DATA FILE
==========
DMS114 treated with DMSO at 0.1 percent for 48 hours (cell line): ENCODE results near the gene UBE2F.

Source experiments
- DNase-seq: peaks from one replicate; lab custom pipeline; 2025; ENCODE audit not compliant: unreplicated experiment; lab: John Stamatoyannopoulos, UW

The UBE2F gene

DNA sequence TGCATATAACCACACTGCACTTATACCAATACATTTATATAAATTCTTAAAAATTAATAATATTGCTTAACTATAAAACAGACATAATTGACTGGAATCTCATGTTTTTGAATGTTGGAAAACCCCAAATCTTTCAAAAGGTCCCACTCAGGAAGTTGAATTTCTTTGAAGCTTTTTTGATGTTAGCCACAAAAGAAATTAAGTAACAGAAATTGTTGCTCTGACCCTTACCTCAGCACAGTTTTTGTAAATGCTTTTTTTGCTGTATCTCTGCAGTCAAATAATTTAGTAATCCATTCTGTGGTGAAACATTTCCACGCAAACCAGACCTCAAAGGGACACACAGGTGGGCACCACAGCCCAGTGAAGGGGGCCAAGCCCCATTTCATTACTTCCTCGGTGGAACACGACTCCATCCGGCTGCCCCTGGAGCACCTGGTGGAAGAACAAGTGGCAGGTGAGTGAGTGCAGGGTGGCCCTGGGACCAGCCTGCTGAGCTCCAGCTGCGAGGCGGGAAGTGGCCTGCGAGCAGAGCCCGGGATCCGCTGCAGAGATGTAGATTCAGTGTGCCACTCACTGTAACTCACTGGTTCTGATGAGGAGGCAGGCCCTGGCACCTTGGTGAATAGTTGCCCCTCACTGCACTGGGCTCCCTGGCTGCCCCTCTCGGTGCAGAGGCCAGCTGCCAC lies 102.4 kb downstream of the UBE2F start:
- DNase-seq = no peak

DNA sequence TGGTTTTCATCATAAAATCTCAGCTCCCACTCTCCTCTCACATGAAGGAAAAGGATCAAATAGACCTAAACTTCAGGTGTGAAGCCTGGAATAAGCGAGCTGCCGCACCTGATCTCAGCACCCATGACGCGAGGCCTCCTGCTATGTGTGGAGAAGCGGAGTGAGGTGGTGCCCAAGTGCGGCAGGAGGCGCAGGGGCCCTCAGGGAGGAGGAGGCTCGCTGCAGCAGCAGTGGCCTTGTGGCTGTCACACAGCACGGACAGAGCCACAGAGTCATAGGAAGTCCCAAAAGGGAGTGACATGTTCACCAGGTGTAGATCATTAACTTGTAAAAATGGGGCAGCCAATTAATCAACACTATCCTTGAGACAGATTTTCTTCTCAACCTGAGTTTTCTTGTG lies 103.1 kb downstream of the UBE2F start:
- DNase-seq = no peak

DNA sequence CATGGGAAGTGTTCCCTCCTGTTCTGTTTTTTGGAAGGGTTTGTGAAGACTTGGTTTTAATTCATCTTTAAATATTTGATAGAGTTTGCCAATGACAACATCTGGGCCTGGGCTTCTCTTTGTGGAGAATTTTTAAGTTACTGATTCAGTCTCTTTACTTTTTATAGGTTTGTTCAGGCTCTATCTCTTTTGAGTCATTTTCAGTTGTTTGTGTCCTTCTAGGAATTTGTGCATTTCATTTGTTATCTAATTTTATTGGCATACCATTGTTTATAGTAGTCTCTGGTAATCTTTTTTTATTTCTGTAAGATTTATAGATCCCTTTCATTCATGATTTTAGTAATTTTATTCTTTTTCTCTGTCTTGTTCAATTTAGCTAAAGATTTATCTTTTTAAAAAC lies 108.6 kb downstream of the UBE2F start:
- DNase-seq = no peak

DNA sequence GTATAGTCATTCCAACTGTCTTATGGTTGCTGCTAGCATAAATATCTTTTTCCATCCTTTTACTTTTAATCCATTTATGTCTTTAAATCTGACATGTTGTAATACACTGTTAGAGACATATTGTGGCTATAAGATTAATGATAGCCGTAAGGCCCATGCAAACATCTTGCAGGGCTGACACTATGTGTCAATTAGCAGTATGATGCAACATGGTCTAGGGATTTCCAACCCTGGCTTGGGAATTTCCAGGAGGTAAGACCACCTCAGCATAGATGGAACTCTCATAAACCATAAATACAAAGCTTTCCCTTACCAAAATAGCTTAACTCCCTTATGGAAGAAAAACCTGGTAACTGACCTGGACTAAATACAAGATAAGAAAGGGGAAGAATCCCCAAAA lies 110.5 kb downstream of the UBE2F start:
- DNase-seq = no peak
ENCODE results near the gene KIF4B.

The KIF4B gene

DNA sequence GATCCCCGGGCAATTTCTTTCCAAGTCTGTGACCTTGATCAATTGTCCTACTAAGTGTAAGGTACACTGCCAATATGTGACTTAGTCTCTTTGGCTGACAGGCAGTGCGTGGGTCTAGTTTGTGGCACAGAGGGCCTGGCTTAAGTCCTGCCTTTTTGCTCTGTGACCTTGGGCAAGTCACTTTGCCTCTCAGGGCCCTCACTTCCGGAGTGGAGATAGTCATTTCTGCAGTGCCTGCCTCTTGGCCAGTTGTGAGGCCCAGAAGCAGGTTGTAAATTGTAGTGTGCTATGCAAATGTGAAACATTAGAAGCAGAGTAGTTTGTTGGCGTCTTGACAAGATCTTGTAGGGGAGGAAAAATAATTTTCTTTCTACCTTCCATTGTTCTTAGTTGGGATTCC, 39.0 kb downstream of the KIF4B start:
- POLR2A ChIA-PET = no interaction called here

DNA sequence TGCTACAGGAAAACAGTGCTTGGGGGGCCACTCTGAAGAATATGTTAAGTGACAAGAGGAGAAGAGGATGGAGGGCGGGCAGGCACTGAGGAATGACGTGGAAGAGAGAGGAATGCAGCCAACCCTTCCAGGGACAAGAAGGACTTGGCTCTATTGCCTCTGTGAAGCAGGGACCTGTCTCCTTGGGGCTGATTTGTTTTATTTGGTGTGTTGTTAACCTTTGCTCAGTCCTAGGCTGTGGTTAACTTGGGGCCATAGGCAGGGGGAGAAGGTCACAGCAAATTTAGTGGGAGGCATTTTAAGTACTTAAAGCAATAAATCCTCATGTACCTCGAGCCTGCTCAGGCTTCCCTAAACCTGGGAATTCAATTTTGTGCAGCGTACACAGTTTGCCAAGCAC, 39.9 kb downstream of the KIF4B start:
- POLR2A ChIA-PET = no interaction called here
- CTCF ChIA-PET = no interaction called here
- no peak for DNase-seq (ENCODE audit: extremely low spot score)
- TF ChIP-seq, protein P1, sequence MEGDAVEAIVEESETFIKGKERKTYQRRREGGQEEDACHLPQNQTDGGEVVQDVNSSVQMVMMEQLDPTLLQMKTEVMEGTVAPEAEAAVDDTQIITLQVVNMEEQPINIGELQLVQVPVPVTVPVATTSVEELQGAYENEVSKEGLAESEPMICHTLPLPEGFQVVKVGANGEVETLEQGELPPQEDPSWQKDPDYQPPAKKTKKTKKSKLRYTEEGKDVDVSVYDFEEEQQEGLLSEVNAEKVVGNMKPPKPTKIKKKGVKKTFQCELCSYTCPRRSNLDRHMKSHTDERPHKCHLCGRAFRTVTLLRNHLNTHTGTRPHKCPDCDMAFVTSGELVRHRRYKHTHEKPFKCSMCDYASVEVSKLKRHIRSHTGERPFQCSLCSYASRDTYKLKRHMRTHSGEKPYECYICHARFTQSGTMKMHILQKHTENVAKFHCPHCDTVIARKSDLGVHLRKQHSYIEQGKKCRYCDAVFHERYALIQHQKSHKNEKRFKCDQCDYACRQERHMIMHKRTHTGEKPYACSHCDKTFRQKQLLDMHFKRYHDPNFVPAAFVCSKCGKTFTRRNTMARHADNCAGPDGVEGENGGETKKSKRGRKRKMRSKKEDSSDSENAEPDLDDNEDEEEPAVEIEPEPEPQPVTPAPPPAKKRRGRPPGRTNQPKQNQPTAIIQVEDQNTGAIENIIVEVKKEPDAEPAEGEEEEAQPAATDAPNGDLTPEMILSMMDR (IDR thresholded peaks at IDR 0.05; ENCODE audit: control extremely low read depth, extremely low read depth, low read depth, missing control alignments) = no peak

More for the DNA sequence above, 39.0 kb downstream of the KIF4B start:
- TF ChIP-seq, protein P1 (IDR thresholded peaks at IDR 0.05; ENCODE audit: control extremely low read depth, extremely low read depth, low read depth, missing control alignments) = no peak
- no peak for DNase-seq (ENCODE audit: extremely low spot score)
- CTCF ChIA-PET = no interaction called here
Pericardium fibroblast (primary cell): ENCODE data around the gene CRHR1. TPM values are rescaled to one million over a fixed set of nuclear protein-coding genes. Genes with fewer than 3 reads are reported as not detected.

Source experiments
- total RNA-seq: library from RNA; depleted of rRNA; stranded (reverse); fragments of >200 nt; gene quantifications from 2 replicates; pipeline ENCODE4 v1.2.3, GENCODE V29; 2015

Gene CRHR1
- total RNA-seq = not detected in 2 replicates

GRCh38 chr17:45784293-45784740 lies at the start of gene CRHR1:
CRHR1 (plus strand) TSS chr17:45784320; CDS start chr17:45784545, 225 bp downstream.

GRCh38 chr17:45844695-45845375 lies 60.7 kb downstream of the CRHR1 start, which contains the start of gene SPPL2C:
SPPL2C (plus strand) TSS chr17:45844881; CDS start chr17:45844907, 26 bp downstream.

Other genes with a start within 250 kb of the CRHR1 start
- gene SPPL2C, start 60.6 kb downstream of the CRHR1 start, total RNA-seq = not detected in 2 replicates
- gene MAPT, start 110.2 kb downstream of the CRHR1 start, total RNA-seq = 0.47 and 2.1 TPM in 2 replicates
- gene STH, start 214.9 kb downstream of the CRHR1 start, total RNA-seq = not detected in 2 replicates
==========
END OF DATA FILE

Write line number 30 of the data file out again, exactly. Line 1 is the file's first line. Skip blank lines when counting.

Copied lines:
- total RNA-seq = not detected in 2 replicates